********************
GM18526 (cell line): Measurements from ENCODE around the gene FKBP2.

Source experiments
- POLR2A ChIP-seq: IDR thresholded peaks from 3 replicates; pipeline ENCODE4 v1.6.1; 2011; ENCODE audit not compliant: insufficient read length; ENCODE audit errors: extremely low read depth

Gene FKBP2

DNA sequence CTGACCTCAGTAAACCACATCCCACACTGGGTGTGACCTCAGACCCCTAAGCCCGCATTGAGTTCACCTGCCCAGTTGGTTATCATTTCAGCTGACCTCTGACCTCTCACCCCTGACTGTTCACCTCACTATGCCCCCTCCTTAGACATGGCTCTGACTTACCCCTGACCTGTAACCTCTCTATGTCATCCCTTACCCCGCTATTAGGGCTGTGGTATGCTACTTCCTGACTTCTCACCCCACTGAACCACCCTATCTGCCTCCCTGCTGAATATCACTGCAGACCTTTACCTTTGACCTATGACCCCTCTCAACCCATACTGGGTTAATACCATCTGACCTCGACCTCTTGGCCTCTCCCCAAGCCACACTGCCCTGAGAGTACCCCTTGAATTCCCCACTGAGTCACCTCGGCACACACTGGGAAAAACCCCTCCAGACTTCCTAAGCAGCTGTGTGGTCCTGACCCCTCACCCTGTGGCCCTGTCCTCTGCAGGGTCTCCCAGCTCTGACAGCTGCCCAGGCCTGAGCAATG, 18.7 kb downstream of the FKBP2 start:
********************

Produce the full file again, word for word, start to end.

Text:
GM18526 (cell line): Measurements from ENCODE around the gene FKBP2.

Source experiments
- POLR2A ChIP-seq: IDR thresholded peaks from 3 replicates; pipeline ENCODE4 v1.6.1; 2011; ENCODE audit not compliant: insufficient read length; ENCODE audit errors: extremely low read depth

Gene FKBP2

DNA sequence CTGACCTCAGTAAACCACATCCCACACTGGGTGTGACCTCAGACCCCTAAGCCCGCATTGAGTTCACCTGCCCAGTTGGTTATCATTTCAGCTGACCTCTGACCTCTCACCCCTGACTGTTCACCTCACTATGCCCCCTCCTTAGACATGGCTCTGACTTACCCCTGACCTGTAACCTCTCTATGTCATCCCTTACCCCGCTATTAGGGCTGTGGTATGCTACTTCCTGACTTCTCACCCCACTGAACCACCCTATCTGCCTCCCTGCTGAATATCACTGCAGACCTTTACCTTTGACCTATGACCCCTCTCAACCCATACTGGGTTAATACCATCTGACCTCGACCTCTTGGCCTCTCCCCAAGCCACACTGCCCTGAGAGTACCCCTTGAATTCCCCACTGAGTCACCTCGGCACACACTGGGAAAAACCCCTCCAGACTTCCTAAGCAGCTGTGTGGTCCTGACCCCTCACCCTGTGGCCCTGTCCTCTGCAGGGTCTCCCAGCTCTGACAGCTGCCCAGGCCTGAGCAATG, 18.7 kb downstream of the FKBP2 start: